Football is one of if not the oldest sport in the world. The antecedent forms of the game has been around since 300 BC at it’s latest, but even the modern game as we know it has been in existence since near the very beginning of the 18th century. In that time the game remained fundamentally the same until the advent of professionalism which really only started roughly 30 years ago and with that change to a more serious and structured sport came many advancements. Chief among them is sports science, we know that players generally are now stronger, fitter and faster than their beer-swilling counterparts of the early 80’s. But another major renovation has been the use of technology within the sport.
There has been more than just the headline stealing goal line technology and VAR; away from competitive games, players are fitted with trackers, heart monitors and watched closely via drone footage during training. Even spectators benefit with something as prevalent as live instant replay, once relegated to the realms of fantasy until it became a reality. But according to at least one well thought of German manager, there’s room – or rather, a need – for greater technological infusion to the beautiful game.
Perhaps juxtaposing technology and beauty in the above sentence is unfair, I don’t mean to create that kind of divide. But it’s worth noting there are two polar opposite camps on this topic. We’ll call them the traditionalists and the revolutionists. But first, the idea in question that sparked this debate.
In a social media feature for his club, Bayern Munich, Julian Nagelsmann (virtually) lined up alongside Kansas City Chiefs head coach Andy Reid for a heart to heart in the club’s Coaches Corner series. In it the two men bounced philosophies of their sport off each other, which inspired Nagelsmann’s hot take. He said, “American Football is so much more technologically advanced than football. The quarterback has an earpiece to hear his coach. We absolutely need that.” And here’s the kicker, he followed that up by saying, “football should stop hiding behind tradition and revolutionize itself.”
The traditionalists have an unequivocal response to this – hard pass. And without giving my opinion just yet, I’m inclined to agree with them. The reasons they give range from ‘the sport is the sport, leave it alone’, to ‘it’s too different from what we know.’ Hardliners would go off on a tangent about their days and back in, and while the more reasonable traditionalists would forgo the angry fist waving, but still maintain that a manager shouting from the sidelines is just one of the intrinsic elements of the game. Their reasons for opposition are largely steeped in sentiment and a preference for the game to not become so far removed from the one we’ve all known and loved for generations.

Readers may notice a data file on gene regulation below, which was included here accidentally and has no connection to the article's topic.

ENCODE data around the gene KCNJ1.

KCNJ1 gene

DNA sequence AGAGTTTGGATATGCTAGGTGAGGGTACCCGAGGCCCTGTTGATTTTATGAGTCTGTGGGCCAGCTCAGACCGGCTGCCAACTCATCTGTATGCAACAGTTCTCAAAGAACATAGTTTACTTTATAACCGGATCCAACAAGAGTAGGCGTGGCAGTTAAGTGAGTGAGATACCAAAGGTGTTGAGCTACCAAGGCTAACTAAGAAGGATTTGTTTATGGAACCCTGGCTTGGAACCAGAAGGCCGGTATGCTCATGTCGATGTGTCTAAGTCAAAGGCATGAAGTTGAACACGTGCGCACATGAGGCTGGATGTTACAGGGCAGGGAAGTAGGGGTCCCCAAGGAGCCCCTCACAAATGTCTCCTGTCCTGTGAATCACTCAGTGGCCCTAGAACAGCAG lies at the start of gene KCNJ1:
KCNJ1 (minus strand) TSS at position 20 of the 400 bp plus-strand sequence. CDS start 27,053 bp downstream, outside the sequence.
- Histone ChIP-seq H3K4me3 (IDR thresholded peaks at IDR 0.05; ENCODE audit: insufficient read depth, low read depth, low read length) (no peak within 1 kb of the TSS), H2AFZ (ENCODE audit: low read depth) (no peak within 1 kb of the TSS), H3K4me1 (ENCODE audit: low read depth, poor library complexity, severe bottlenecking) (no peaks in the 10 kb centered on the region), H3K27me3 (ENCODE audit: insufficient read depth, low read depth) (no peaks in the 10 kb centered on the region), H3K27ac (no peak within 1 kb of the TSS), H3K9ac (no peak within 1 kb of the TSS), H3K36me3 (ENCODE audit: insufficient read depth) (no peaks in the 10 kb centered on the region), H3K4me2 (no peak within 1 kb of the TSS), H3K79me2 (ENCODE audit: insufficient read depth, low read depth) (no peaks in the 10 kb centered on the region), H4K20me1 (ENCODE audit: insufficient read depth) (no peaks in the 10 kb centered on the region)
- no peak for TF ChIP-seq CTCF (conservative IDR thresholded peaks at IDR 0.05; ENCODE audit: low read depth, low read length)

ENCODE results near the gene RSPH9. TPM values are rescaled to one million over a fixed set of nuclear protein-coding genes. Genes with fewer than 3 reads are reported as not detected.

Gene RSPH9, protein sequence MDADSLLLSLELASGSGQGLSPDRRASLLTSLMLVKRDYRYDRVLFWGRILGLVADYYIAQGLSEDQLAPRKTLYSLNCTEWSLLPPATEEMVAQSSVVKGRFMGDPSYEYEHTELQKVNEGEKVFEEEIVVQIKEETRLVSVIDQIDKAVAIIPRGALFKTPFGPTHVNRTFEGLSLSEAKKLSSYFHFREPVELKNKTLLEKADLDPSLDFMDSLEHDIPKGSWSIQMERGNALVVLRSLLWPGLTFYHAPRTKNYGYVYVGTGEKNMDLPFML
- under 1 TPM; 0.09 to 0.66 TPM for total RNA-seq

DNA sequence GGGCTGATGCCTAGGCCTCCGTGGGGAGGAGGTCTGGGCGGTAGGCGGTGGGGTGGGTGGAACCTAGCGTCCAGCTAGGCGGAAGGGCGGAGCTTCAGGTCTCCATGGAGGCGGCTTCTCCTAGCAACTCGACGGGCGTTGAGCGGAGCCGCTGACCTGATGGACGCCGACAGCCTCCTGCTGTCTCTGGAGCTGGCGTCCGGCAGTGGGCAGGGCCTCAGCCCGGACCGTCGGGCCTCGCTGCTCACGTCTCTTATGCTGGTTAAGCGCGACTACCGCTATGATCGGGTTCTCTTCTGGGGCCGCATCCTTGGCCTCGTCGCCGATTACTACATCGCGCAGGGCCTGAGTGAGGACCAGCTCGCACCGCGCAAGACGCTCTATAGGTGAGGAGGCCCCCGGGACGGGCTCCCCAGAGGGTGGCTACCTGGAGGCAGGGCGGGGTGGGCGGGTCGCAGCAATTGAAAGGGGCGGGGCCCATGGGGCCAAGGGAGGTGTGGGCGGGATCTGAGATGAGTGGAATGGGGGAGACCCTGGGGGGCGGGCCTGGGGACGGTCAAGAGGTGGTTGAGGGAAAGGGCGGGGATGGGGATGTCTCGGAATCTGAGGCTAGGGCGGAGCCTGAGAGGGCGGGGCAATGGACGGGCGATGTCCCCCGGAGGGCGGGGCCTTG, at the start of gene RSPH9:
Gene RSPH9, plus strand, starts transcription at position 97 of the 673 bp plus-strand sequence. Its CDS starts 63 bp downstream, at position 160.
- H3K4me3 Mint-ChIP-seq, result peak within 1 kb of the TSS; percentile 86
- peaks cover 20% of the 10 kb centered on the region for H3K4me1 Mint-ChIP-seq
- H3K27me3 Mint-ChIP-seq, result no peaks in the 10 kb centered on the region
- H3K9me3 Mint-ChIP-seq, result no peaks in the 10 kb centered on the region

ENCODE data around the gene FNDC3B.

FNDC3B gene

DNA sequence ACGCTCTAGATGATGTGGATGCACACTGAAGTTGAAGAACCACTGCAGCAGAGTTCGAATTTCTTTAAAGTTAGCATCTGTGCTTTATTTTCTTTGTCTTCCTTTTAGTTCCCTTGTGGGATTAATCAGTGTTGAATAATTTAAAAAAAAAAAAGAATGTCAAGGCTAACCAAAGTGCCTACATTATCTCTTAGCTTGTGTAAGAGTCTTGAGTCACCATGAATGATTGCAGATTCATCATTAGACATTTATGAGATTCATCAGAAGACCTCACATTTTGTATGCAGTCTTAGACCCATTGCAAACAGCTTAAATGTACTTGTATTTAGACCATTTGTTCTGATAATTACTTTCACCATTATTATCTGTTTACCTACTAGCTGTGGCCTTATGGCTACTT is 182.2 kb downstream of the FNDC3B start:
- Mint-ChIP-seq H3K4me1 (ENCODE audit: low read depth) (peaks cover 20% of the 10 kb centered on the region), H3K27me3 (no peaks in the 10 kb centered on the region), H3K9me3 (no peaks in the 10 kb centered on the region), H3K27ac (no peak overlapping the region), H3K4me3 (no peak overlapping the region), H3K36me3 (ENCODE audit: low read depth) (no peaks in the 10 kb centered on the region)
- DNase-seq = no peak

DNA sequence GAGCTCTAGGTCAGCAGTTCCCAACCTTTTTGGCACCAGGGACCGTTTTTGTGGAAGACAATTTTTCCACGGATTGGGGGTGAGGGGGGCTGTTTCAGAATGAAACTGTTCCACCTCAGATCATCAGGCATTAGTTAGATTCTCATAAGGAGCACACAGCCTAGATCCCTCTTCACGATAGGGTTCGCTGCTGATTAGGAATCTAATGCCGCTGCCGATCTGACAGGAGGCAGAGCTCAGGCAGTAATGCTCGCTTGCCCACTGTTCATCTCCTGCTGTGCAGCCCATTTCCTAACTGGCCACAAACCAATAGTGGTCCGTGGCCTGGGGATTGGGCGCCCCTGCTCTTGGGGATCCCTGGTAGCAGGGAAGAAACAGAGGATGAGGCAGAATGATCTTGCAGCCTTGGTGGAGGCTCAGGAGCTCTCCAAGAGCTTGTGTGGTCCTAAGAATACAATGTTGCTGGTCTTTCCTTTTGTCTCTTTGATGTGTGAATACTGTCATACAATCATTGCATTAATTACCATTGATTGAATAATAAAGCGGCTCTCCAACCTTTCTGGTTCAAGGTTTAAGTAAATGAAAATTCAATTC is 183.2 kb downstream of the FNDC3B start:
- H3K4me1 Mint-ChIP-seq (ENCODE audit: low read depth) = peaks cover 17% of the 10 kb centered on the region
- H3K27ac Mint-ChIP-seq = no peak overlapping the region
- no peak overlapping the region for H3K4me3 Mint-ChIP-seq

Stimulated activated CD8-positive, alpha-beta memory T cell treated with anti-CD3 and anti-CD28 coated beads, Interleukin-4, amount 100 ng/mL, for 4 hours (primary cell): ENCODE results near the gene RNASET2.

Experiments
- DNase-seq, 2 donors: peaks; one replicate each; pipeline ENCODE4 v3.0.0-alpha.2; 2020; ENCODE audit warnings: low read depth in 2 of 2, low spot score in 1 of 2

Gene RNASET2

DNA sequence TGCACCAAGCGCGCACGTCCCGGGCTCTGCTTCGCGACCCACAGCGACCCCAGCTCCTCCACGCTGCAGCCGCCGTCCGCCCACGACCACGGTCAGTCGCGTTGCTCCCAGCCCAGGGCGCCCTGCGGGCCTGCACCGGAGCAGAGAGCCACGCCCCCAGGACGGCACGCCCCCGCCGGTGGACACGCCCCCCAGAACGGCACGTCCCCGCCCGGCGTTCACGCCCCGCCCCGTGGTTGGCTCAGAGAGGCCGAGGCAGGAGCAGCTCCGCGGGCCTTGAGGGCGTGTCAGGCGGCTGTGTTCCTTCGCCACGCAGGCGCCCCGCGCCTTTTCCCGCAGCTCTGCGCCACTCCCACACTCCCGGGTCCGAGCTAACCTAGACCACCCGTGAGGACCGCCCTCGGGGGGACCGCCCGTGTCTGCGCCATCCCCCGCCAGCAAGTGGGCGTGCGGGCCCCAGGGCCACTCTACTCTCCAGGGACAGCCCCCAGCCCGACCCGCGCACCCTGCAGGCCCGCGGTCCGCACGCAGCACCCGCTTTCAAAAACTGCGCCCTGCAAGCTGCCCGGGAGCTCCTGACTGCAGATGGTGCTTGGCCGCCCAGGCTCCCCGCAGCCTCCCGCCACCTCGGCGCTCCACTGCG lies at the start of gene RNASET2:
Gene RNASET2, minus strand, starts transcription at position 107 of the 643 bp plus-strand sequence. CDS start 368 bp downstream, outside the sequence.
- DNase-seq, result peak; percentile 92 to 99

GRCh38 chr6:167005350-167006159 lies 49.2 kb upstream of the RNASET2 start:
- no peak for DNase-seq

Then there’s the revolutionist or even the evolutionist camp. Nagelsmann and his cronies are the new wave stakeholders of the sport. They are not afraid of change and don’t have much care for tradition if it stands in the way of what they believe is actual progression. They believe that football has stood mostly unmoved for too long and the game now is slightly archaic and (dare I say it) kind of dull. In a bid to revitalize the sport many ideas have been put forward to break the monotonous cycle, some far more outlandish than this one.
Not long ago IFAB, the sport’s rule makers, wanted to limit the length of a game to 60 minutes with a stop-start clock. And more recently, the idea of a 2-year World Cup is doing the rounds. This is just another example of what evolutionists believe are necessary amendments and should really only be taken as such rather than a full on paradigm shift.
Personally, I think I’d be somewhere in the middle; someone that appreciates the game for what it is and all the beauty that surrounds it, but also eager to explore potential revisions for a new dimension to the world’s game. For the sake of this conversation, you could think of myself and like-minded people as modernists. This particular point of view (located squarely on the fence) affords me a perspective to appreciate both sides. On the one hand, ideas like whispering in players’ ears from 40 yards away is difficult enough to reliably achieve in practical terms, it becomes even harder to accept in the way it changes the intangibles of the game. For one thing, players would no longer need to think for themselves since they’re just pawns to the coach’s big brain on the sideline, so moments of individual brilliance would probably become few and far in between; and who wants that? Then what about the actual availability of the devices?
Part of the joy of football is how accessible it is, but wealth disparity does still exist. Can you imagine richer teams having an advantage because their poorer opponents could only get the bargain bin models from Fisher-Price while they sport the latest versions from Rode?
They say the road to hell is paved with good intentions, and revolutionists quite often do have those when they think up another “advancement “; but we will see where that leads. It’s not much, but a shouting manager is one of the levelers of the sport, difficulty passing on complex tactical instructions is something everyone has to deal with, and until there’s a solution to this then just leave it alone. If it ain’t broke, don’t fix it.